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Budget: health premiums to hold steady

A significant increase in health insurance premiums that would have ramped up costs by $45 a month per resident is to be headed off in the coming fiscal year.

David Burt told the House of Assembly that the Government was “holding the line on health insurance costs”, courtesy of a sustained trimming of the country’s deficit.

However, he told legislators that the island could not achieve a “meaningful” cutback in its punishing cost of living without putting in place “significant” tax reforms.

The Premier added: “Any politician who says otherwise is not being truthful.”

Deterring higher government health premiums will be achieved, thanks to extra borrowing in 2020 at the height of the Covid-19 pandemic.

The fund, placed in its own account, was based on the assumption there would be $408 million in deficits racked up before the balancing of the country’s Budget.

However, the Premier said deficits had added up to $322 million, leaving $89 million to spare in the excess borrowing account.

The surplus will allow a $30 million transfer to the Mutual Reinsurance Fund, through legislation to go before MPs, that would get used to maintain the three-year freeze on government health insurance.

That move would avert a rise in the government health insurance rate that would otherwise hit each resident to the tune of $540 a year, owing to increased health claims attributed to the ageing of the population.

Mr Burt’s Budget Statement allocated $200.4 million to the Ministry of Health for 2024-25, or an increase of $1.2 million.

It includes $112.5 million in Bermuda Hospitals Board patient subsidies for the youth, indigent and the aged, while a grant to the Mid-Atlantic Wellness Institute will go towards mental health services.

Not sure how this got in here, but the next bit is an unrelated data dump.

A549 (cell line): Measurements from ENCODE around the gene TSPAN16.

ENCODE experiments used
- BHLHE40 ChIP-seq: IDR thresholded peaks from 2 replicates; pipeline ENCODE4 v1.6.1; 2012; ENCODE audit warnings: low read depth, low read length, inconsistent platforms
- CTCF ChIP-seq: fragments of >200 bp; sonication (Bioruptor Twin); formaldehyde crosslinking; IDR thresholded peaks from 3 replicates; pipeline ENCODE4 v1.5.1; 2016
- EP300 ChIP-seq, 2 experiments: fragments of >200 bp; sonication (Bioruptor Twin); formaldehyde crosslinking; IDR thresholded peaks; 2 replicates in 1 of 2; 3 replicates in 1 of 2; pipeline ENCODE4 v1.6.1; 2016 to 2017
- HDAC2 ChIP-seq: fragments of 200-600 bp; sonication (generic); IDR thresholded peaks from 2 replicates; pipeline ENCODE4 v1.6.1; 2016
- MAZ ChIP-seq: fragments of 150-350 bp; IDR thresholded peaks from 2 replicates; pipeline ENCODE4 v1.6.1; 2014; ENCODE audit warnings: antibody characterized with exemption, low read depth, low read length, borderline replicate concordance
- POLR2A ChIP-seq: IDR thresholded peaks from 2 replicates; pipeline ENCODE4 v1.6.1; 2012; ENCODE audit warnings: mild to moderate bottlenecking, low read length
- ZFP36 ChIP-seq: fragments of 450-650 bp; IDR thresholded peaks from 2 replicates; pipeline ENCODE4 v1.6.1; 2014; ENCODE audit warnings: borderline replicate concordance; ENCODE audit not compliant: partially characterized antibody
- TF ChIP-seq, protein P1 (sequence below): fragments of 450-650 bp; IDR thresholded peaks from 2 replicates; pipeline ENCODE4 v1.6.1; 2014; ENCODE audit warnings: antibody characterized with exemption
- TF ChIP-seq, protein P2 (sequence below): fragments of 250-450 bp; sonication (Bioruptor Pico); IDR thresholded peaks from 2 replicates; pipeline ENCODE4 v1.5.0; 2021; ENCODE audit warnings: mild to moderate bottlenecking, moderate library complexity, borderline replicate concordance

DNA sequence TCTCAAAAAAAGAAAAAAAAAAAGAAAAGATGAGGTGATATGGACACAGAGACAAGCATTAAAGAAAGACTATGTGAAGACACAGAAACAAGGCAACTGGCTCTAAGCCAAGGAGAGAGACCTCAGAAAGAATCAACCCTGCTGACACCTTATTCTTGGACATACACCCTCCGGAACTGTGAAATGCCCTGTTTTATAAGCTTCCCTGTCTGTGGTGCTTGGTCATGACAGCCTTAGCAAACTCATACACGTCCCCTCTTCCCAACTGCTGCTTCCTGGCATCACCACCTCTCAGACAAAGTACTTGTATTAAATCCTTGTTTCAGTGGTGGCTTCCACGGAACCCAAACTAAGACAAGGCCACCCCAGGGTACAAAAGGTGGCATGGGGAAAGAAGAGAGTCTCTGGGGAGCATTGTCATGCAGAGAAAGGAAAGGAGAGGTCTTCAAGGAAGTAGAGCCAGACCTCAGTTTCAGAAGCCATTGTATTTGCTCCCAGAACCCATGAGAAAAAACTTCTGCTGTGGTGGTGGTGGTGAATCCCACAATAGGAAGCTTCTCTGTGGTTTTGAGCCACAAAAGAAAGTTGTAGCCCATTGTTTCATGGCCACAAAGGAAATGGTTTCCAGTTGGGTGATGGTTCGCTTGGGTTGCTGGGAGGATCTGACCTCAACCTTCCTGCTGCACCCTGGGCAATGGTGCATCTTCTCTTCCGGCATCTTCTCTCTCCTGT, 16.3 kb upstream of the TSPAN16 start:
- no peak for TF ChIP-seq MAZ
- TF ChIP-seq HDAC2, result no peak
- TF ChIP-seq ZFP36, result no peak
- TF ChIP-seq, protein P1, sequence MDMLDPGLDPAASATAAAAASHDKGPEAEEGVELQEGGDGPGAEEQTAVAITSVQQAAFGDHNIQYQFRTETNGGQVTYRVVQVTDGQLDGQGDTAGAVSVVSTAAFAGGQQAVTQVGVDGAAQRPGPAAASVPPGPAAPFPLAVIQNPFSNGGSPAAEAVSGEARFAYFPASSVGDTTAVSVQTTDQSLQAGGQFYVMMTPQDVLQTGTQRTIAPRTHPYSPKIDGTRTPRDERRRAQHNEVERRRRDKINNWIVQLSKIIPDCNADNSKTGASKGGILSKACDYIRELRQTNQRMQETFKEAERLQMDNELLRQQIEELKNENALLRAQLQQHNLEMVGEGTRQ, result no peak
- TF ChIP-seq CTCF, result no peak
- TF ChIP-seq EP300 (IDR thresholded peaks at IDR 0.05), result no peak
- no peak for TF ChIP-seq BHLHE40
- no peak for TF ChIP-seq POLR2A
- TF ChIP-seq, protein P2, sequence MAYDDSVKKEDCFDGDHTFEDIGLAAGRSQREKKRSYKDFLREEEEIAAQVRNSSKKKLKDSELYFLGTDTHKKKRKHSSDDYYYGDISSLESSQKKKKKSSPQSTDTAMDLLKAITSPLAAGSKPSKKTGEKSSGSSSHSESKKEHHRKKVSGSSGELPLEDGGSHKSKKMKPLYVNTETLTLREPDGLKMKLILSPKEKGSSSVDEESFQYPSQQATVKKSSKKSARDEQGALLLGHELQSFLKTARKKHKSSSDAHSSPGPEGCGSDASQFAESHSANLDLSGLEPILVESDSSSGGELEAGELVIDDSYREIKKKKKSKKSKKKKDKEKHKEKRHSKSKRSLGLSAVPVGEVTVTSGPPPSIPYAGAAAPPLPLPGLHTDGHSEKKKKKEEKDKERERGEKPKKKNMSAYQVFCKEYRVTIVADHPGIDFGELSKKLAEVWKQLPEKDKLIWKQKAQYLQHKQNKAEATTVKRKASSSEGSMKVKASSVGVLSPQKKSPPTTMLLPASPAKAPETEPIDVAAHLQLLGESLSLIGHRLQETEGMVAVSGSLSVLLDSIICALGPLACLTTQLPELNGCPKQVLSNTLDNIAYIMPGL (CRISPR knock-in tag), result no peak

The ministry’s survey of the community’s health is expected to result in the core benefits package for universal healthcare to be drawn up for its launch in July 2025.

Mr Burt added that ministry capital funding would get $8.9 million extra, which would include completing renovations for the Mangrove Bay Clinic — a health facility serving the West End.

He touched on the coming need for “construction of new healthcare facilities for our seniors” but warned that the island’s infrastructure needs were “great”.

Mr Burt also sounded a positive note on the island’s underfunded pensions.

He said the Cabinet had approved revisions to the Public Service Superannuation Fund, backed by unions, that would keep the PSSF “sustainable into the future”.

He said the Contributory Pension Fund, commonly known as social insurance, would get a lifeline from “some variation of an increase in retirement age and increases in contributions”.

Mr Burt also said the Government had heeded advice to top up pension funds from the coming corporate income tax.

The advent of the global minimum tax is forecast to bring gains to the Government beginning in the 2025-26 fiscal year, which Mr Burt said would address the “urgent needs” presented by the high cost of living.

He told the House: “The increase in the cost of living is, at its core, a product of our small size, our need to import nearly all of our goods, and the fallout from wars, supply-chain disruptions and rising interest rates overseas.”

Mr Burt said a possible $187.5 million of corporate income tax revenue in 2025-26 would help cut costs, including seeding a new health insurance fund with an injection of capital as universal healthcare launches.

The Premier told MPs it could be applied to bringing down import costs on fuel as well as on “hundreds” of essential items.

Mr Burt said the CIT would yield “at least $375 million in additional revenue” for 2026-27 towards healthcare and investment in capital upgrades.

He added: “Our goal is to deliver relief to those struggling to keep up, and we will deliver on that commitment.”

The Ministry of Youth, Social Development and Seniors has been budgeted $85.3 million, up by $1.45 million.

Seniors stand to benefit from the continuation of the Dementia Care Services Pilot Programme, along with “increased grants to residential homes and third-sector organisations serving seniors and disabled populations”.

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Published February 17, 2024 at 7:54 am (Updated February 17, 2024 at 7:54 am)

Budget: health premiums to hold steady

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